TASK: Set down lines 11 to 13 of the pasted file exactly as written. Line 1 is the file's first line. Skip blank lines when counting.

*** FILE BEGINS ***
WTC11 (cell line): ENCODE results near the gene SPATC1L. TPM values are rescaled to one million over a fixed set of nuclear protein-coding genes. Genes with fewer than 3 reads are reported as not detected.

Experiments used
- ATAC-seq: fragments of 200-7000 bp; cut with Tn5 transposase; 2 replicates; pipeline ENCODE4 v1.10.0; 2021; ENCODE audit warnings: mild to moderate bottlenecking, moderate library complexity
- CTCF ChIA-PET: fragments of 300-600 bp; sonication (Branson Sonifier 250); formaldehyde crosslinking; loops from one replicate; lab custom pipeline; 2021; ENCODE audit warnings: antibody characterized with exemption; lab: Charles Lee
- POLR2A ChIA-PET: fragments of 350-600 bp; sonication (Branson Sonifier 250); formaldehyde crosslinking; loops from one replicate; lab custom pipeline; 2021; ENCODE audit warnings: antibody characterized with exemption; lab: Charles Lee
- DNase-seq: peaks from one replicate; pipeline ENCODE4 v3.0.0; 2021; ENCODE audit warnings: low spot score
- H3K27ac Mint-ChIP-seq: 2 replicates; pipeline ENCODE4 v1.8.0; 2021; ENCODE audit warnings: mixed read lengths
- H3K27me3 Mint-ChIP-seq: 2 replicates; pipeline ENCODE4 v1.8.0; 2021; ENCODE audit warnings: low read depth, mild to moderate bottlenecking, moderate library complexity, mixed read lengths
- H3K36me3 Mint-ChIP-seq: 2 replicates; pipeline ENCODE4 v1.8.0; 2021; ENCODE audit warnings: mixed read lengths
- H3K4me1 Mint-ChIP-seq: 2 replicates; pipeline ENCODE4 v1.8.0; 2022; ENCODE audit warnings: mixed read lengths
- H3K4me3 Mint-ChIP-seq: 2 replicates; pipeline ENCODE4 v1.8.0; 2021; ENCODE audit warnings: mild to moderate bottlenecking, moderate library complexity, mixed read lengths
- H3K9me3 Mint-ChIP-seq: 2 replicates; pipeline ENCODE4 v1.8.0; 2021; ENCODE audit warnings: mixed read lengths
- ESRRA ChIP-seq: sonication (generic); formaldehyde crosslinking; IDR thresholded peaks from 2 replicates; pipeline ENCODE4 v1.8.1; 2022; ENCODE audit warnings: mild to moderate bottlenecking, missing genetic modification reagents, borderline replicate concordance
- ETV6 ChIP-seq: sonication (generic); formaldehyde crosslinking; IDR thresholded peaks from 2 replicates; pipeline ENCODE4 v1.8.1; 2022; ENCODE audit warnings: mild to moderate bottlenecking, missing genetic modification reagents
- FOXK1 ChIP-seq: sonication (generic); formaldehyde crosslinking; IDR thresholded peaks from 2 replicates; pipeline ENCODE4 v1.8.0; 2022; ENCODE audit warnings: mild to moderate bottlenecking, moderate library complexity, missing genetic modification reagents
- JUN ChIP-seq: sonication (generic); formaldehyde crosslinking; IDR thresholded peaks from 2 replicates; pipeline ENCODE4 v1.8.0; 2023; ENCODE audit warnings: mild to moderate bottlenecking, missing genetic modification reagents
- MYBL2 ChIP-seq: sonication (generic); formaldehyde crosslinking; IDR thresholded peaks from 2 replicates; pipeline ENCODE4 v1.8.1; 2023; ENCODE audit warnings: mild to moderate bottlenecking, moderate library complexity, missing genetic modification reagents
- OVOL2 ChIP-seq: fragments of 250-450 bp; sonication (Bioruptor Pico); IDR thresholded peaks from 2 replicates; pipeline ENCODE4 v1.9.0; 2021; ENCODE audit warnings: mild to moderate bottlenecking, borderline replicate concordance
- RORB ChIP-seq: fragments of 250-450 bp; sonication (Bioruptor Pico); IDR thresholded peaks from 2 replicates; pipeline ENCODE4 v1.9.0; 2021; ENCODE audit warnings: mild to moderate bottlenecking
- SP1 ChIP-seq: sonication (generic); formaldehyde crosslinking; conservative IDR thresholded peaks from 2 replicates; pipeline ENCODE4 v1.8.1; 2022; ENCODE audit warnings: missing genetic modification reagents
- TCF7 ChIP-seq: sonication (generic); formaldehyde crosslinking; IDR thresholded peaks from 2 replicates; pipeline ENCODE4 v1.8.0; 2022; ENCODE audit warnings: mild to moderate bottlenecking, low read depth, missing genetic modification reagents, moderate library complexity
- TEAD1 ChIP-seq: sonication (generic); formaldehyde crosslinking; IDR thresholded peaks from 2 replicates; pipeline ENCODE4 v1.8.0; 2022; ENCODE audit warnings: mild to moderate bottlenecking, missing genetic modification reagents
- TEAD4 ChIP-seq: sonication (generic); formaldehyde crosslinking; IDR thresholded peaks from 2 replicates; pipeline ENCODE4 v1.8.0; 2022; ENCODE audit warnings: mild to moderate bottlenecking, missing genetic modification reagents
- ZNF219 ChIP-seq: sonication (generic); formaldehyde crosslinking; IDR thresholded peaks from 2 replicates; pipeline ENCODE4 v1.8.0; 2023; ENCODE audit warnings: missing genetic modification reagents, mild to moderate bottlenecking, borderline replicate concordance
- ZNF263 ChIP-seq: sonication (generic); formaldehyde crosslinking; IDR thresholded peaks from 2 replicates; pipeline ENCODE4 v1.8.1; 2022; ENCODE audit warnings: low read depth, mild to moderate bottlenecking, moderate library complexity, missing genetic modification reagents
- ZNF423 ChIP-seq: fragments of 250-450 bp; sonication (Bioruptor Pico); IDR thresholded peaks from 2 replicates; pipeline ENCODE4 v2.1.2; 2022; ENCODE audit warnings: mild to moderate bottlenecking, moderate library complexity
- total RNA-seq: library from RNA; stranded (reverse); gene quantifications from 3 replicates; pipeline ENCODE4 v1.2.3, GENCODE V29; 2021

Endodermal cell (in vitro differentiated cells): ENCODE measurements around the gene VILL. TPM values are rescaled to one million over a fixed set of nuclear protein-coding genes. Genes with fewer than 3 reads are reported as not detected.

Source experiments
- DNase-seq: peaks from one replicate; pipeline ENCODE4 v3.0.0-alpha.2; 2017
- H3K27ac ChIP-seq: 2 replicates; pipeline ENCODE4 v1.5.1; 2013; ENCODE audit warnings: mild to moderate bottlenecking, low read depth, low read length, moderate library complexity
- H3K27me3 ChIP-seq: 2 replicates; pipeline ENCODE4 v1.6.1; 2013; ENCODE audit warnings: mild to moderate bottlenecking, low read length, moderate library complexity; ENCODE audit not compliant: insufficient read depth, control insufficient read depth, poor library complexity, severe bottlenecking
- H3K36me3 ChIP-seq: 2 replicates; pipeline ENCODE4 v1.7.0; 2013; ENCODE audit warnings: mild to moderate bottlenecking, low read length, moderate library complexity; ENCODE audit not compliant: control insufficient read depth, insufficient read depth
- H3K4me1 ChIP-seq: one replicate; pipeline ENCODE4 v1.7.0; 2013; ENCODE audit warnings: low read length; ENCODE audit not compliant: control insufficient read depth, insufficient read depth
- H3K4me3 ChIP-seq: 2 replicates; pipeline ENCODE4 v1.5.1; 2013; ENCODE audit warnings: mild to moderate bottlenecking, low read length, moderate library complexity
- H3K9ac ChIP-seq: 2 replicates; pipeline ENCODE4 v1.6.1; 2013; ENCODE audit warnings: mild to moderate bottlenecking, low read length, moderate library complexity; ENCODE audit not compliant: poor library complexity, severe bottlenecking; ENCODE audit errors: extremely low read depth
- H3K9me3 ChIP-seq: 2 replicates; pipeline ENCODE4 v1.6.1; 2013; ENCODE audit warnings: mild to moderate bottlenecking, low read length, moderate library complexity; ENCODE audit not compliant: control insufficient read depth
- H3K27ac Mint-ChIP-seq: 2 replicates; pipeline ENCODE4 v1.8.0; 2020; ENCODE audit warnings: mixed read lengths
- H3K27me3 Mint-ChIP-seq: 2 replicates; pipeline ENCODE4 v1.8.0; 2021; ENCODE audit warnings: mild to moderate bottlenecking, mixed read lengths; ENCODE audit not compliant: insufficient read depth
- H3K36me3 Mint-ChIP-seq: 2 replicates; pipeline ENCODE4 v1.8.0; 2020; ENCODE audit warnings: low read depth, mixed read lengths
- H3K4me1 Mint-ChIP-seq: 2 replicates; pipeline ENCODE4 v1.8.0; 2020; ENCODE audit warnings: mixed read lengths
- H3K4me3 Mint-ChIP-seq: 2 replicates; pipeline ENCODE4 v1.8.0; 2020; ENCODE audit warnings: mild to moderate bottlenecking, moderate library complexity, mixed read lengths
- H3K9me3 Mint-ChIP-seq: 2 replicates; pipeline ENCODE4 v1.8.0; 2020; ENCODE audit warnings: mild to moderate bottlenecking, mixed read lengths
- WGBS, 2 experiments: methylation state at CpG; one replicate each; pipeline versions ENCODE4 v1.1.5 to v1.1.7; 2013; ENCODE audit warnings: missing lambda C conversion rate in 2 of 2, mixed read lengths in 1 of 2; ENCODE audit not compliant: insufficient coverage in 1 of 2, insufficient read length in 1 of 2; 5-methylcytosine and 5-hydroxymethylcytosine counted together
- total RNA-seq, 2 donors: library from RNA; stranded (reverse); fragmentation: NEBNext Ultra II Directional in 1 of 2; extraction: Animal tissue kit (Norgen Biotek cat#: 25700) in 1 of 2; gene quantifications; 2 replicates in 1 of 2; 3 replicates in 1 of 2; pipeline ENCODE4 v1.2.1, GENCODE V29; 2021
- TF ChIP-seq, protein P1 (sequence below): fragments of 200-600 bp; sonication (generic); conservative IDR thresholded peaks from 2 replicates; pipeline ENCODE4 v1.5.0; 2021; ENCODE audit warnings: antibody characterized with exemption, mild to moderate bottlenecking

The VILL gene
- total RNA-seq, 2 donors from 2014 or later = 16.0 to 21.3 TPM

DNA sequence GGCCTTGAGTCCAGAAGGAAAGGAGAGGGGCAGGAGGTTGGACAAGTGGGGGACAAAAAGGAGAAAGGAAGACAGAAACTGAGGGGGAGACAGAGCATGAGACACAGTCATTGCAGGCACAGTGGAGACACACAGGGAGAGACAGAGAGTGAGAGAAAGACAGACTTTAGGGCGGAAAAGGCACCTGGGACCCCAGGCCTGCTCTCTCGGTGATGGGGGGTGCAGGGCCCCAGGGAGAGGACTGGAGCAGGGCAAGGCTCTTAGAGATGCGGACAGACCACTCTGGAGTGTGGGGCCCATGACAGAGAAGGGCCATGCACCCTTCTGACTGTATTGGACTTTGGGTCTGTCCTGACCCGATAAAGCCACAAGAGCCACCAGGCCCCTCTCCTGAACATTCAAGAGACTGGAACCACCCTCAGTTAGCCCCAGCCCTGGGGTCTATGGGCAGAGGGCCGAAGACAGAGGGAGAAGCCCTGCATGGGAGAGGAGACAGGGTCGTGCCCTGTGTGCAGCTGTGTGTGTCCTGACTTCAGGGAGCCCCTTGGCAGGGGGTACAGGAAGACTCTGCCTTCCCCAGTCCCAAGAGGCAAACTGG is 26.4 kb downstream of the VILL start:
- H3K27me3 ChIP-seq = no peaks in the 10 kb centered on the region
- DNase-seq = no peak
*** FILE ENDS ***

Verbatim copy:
- H3K4me3 Mint-ChIP-seq: 2 replicates; pipeline ENCODE4 v1.8.0; 2021; ENCODE audit warnings: mild to moderate bottlenecking, moderate library complexity, mixed read lengths
- H3K9me3 Mint-ChIP-seq: 2 replicates; pipeline ENCODE4 v1.8.0; 2021; ENCODE audit warnings: mixed read lengths
- ESRRA ChIP-seq: sonication (generic); formaldehyde crosslinking; IDR thresholded peaks from 2 replicates; pipeline ENCODE4 v1.8.1; 2022; ENCODE audit warnings: mild to moderate bottlenecking, missing genetic modification reagents, borderline replicate concordance